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Pennsylvania Superior Court Rules in Favor of Severely Injured Fireworks Display Volunteer

As Fourth of July celebrations near in Pennsylvania, firework safety should be on the forefront of everyone’s minds.   Fireworks are often enjoyed amongst others at friends’ and neighbors’ backyards, but in the midst of fun accidents often occur.  A recently published case, Thompson v. Ginkel, No. 1409 WDA 2013, reviewed the civil litigation for a case involving an injured man assisting with a fireworks display.  The trial court awarded summary judgment in favor of the lead technician and his employer, and the injured man appealed.

The injured man was assisting two technicians who were setting off timed fireworks during a 12-14 minute program.  The man volunteered to count every shell upon launch to ensure that it exploded.  He stayed 50 feet away from the staging area and wore protective gear provided by the lead technician.  One firework shell did not rise properly but exploded near the volunteer, causing burns, partial blindness, and the loss of some fingers.  The volunteer sued, asserting that the fireworks were negligently prepared and executed by the lead technician.  The technician first filed for summary judgment and claimed that the volunteer assumed the risks inherent in assisting a fireworks display, particularly since he had helped with displays in the past.  In response, the injured man provided the statement from an expert witness who determined that the shells used in the finale show were 2.5 inches in diameter in a 3=inch tube.  The experts concluded that the use of oversized tubes can result in the escape of excessive gases around the shell and can cause the shell to not stand upright and vertical in the tube prior to explosion.  The injured person asserted that, while he may have assumed the risk of assistance by volunteering with the fireworks display, he did not know or assume the risks inherent in the heightened danger of using shells with a higher probability of “low breaks”.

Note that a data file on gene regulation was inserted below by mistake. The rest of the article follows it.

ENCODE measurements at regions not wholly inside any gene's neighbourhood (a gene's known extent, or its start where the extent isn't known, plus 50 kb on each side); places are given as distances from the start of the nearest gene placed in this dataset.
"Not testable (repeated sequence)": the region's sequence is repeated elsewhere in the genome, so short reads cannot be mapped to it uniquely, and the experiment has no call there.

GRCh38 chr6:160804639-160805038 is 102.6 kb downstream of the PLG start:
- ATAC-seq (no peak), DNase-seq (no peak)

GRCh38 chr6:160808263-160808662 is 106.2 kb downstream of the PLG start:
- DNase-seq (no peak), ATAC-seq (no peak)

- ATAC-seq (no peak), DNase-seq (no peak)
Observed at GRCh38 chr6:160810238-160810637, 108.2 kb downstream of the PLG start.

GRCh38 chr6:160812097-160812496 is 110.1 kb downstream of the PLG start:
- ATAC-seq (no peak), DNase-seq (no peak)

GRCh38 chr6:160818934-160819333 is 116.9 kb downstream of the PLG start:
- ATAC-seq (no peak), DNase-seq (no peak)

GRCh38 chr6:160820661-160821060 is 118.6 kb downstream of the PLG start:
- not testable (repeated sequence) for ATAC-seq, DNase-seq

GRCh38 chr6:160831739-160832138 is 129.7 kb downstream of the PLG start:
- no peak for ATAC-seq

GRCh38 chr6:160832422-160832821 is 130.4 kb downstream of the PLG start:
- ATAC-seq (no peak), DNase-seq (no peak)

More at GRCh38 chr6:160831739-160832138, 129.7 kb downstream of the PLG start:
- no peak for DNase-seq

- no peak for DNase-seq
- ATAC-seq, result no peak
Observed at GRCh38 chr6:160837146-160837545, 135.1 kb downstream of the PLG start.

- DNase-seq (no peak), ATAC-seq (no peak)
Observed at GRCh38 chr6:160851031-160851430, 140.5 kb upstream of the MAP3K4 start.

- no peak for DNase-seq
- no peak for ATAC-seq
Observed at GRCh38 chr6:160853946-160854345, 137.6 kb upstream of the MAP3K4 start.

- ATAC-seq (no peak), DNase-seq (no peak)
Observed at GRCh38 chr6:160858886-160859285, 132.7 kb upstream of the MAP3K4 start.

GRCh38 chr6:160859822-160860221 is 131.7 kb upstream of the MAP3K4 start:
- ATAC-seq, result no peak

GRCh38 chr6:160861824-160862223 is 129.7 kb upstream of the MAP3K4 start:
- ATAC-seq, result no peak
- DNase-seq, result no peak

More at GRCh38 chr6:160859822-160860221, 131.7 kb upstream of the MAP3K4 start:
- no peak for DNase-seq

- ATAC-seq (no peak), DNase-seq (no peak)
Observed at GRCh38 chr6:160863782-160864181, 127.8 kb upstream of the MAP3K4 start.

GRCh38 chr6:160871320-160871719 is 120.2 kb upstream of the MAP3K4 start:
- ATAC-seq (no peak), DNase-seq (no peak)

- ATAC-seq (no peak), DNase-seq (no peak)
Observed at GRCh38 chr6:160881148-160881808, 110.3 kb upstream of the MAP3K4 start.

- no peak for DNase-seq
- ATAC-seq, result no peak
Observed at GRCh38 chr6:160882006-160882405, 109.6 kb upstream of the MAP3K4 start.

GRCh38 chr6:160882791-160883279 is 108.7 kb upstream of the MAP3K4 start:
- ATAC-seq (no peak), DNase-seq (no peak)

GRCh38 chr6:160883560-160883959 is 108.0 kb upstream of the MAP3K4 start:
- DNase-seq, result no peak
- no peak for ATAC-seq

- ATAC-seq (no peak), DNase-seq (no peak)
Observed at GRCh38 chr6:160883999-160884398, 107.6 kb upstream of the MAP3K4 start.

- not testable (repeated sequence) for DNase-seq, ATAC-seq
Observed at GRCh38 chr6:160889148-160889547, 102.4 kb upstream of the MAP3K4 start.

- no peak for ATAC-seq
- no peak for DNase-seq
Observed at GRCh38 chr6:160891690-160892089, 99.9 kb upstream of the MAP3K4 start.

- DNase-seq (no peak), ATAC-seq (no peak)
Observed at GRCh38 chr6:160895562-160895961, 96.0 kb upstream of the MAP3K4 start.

The Pennsylvania Superior Court reviewed whether the the trial court erred in entering a summary judgment in favor of the technician, precluding the ability to obtain damages through trial.  In its ruling, the lower court determined that no reasonable juror could disagree that a 3-inch shell from a 3-inch tube injured the man.  The Superior Court reviewed the statement provided that established the volunteer was injured by the last event, and that the volunteer’s expert opinion based on evidence submitted that the shell used was 2.5 inches in diameter was made within a reasonable degree of engineering certainty.  The Superior Court ultimately decided that the lower court erred in its determination and remanded the case for trial,allowing the injured person an opportunity to argue his case.

During the Fourth of July, be sure to use caution when lighting fireworks, and observe displays at a safe distance.  When accidents do occur, the Pennsylvania premises liability attorneys at Needle Law Firm are here to help you recover the monetary damages you or your family member needs to cover medical bills, utility bills, and lost wages.  For a free, confidential consultation, contact our office at 570-344-1266.

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